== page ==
* OMV, GDF, major German players to be approached
* Graphic on the pipeline: link.reuters.com/huq53w]
* Price tag between 750 million-1.2 billion euros
* Could also carry Russian gas
By Shadia Nasralla
VIENNA, Jan 28 (Reuters) - Slovak pipeline operator Eustream expects to sign a memorandum of understanding in the next two weeks with counterparts in Romania and Bulgaria on a proposed gas pipeline aimed at reducing Balkan reliance on Russia, its chief said on Wednesday.
The project, its backers say, would ensure countries including Bulgaria and Serbia can receive gas even if Russian supplies via Ukraine are disrupted.
The Slovak operator has proposed gas be piped from western European hubs via Slovakia’s existing system into Ukraine and then into Romania and on to Bulgaria.
“We expect to sign a memorandum of understanding with both Romanians and Bulgarians within, let’s say two weeks,” Eustream Chairman Tomas Marecek told Reuters on the sidelines of a European gas conference in Vienna.
“Eustream is working as a major promoter of the project but we still discuss with many counterparties who could theoretically participate as shareholders.”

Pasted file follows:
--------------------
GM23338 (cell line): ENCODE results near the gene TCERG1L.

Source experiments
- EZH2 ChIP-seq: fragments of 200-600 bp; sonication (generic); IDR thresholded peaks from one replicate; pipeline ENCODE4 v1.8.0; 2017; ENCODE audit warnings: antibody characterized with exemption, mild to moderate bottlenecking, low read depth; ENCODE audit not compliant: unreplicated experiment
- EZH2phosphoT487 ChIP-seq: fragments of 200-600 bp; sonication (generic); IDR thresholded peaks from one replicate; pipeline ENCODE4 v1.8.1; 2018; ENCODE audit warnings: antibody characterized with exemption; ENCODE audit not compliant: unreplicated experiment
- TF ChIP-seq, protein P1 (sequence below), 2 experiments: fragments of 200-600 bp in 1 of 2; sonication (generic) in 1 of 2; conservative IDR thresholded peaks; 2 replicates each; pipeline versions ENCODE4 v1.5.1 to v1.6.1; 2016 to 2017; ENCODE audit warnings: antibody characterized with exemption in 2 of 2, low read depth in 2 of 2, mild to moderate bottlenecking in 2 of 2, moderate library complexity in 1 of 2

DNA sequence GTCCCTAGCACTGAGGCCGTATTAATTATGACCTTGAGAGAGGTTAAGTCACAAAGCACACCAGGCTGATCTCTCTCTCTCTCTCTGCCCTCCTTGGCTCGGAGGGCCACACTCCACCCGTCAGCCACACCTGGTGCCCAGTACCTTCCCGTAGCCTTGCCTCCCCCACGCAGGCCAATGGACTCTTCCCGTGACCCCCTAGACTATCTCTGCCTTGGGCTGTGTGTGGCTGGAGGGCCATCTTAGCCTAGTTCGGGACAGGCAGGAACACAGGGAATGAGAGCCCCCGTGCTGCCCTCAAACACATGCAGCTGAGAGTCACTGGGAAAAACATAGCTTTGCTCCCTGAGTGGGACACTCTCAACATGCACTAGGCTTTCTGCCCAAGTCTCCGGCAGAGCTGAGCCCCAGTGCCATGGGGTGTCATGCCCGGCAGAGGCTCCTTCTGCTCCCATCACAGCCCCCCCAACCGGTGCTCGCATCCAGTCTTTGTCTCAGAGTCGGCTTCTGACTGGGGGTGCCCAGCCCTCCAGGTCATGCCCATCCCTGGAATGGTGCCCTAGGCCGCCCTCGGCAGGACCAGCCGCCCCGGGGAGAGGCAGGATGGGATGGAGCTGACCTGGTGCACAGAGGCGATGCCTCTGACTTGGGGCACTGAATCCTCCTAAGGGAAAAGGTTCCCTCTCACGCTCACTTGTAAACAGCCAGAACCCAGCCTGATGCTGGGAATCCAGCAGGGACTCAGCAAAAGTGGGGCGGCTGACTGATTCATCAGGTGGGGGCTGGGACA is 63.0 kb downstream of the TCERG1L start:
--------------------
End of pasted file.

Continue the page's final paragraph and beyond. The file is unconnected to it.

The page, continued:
Russia has halted gas flows to Ukraine three times in the past decade, disruptions that have hit especially hard in the Balkans where many countries rely almost wholly on Russian gas through a single transit route.
The Slovak pipeline operator is considering a joint venture with a number of foreign companies to build the project with an estimated price tag of between 750 million euros ($850.58 million) to 1.2 billion euros, depending on the final route Marecek said.
“We plan to discuss it with the big German names,” he said. “We will definitely discuss it with OMV and have already discussed it with Gaz de France.”
The proposed 570-kilometre project would have a potential capacity of up to 20 billion cubic metres (bcm) per year and the ability to transport gas either from Russia to the Balkans, or from the West to the Balkans.
It would connect Eustream’s existing system — which has a capacity of more than 80 bcm — to Ukraine’s under-utilised Soyuz pipeline leading to the Romanian border.
Aside from Russian gas, the pipeline could tap supplies from Austria’s gas hub or from alternative sources such as the Caspian Sea and the Mediterranean, Marecek added.
“If the pipeline is built the whole of Europe and especially this region can become less dependent on Russia,” he said.
“Especially in terms of diversification of transit routes and in terms of diversification of the sources as well.” ($1 = 0.8818 euros) (Writing by Michael Kahn,; Editing by William Hardy)